Russian submarines fought a torpedo duel in waters surrounded by NATO allies

  • Two Russian submarines engaged in a torpedo duel during a Baltic Sea training exercise last week.

  • The crews of the Novorossiysk and Dmitrov also trained to track enemies and evade enemy attacks.

  • The Baltic Sea has been described as a "NATO lake" since Sweden and Finland joined the alliance.

Two Russian submarines recently fought a torpedo duel, conducting training that involved detecting enemies, evading attacks, and working combat maneuvers.

The exercises took place in the Baltic Sea, waters sometimes referred to as a "NATO lake" due to its waters being surrounded by NATO allies since Sweden and Finland ascended into the alliance.

The Kilo-class, diesel-electric submarines Novorossiysk and Dmitrov held a training duel involving torpedo fire, according to Russian state-run media TASS. The media outlet reported the training exercise on June 25, citing the Russian navy.

In the Baltic Sea following the completion of anti-submarine warfare maneuvers, the submarine Novorossiysk engaged the Dmitrov with a training torpedo without a warhead, the navy said, per TASS.

The submarine crews also conducted several other exercises focused on detecting and tracking adversary submarines, evasion, and combat training.

The subs Novorossiysk and Dmitrov are representative of two of several variants of Russian Kilo-class submarines. The Novorossiysk, for instance, is a project 636.3 sub and can launch Kalibr cruise missiles. 636.3s are the most current Kilo-class subs being built. The Dmitrov, on the other hand, is a project 877 sub, one of the original variants built.

Both subs are known for being relatively quiet, but the Novorossiysk and other project 636.3 subs are considered to be highly advanced and stealthy vessels. After wrapping up the torpedo training, the two Russian submarines went on to conduct other combat exercises in the Baltic Sea, Russian media said.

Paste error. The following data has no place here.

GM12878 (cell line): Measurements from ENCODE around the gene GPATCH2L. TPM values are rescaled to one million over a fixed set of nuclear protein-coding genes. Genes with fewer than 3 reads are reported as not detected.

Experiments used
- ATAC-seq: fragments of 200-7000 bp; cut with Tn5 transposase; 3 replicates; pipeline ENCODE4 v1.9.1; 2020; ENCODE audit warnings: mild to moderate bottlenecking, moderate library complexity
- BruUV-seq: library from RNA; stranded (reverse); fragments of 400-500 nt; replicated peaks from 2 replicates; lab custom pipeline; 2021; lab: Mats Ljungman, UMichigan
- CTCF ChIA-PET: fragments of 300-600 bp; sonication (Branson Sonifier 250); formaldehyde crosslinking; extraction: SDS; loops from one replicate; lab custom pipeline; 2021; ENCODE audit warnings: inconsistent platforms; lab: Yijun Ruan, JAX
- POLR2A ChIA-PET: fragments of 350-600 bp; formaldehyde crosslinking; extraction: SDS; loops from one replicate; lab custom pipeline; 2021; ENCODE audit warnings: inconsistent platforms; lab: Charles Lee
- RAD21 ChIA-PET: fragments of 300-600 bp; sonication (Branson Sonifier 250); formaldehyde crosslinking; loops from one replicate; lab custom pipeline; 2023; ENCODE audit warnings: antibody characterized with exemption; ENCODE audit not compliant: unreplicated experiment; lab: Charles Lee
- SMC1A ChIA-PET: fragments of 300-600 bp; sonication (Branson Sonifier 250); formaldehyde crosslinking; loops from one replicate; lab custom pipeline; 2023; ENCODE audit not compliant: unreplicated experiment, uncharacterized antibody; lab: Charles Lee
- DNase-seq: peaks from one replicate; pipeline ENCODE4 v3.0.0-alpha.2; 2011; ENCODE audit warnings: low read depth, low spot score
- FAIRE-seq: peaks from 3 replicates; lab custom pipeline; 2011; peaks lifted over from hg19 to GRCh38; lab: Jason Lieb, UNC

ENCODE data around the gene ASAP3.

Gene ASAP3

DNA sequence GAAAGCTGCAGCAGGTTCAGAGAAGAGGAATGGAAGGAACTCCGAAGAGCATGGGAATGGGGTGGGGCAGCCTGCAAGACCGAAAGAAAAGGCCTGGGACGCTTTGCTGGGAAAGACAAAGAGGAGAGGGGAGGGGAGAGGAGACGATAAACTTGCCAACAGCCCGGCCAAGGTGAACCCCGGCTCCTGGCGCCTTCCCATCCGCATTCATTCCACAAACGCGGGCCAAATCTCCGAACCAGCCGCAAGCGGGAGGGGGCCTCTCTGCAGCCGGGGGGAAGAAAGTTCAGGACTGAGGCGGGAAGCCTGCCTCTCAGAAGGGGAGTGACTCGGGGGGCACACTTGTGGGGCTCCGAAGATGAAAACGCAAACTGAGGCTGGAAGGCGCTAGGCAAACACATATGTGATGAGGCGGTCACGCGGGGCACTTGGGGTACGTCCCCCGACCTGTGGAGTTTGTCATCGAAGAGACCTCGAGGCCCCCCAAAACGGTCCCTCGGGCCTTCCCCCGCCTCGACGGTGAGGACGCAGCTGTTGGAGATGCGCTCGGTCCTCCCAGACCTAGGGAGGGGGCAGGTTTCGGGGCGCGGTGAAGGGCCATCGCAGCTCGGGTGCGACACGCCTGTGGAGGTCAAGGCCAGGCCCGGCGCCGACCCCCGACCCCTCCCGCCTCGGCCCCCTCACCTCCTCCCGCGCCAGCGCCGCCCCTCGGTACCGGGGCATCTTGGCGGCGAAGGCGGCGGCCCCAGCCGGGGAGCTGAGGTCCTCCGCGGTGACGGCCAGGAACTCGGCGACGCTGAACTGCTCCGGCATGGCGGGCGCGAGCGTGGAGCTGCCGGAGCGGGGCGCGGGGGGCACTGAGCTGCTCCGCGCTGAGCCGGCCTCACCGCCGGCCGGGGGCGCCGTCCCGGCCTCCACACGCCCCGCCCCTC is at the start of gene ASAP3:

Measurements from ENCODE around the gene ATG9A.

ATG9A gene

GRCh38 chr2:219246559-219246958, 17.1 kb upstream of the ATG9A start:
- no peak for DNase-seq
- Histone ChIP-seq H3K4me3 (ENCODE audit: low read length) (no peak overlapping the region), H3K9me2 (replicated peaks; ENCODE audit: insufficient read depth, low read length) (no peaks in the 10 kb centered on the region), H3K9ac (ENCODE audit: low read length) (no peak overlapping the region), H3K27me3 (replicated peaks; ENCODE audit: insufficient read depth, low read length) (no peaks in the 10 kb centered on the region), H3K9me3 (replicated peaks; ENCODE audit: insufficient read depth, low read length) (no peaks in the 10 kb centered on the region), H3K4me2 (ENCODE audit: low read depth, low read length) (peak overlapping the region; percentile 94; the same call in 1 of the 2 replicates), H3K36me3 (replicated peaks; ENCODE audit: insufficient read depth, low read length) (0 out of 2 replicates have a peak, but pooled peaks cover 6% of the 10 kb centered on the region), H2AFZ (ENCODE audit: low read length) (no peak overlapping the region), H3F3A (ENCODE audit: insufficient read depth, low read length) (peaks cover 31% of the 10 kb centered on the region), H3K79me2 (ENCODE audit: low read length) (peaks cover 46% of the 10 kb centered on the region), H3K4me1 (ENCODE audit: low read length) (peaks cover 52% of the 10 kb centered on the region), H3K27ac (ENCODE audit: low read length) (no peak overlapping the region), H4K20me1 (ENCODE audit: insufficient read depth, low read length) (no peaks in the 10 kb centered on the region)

Various NATO warships sail in columns in the blue water of the Baltic Sea.
Ships from NATO navies sail in formation in the Baltic Sea during the exercise Baltic Operations 2023.US Marine Corps/Staff Sgt. Shawn Coover

The Baltic Sea area has seen geopolitical shifts since Russia invaded Ukraine two years ago and neighboring Finland and Sweden joined NATO.

It has sometimes been referred to as a "NATO lake" considering that eight of the nine countries bordering it are now members of the alliance. Russia is the only exception. That's a stark difference from 1990, when only two Baltic Sea countries, Denmark and Germany, were NATO members.

The "NATO lake" term has been debated and criticized as presumptuous, with some experts calling it a "fatal" mistake as the Baltic Sea can be traversed by any seafaring nation and remains an important strategic front for Russia.

The Baltic Sea has become increasingly important for NATO's military presence, but Russia also sees the body of water as vital to its commercial shipping, oil exports, and trade from ports like St. Petersburg and Primorsk.

The region is also home to increasing Russian anti-access/area denial capabilities, particularly in the Kaliningrad area. These capabilities include cruise missiles, surface-to-air missiles, and nuclear weapons, making the sea strategically important for both Moscow and NATO.

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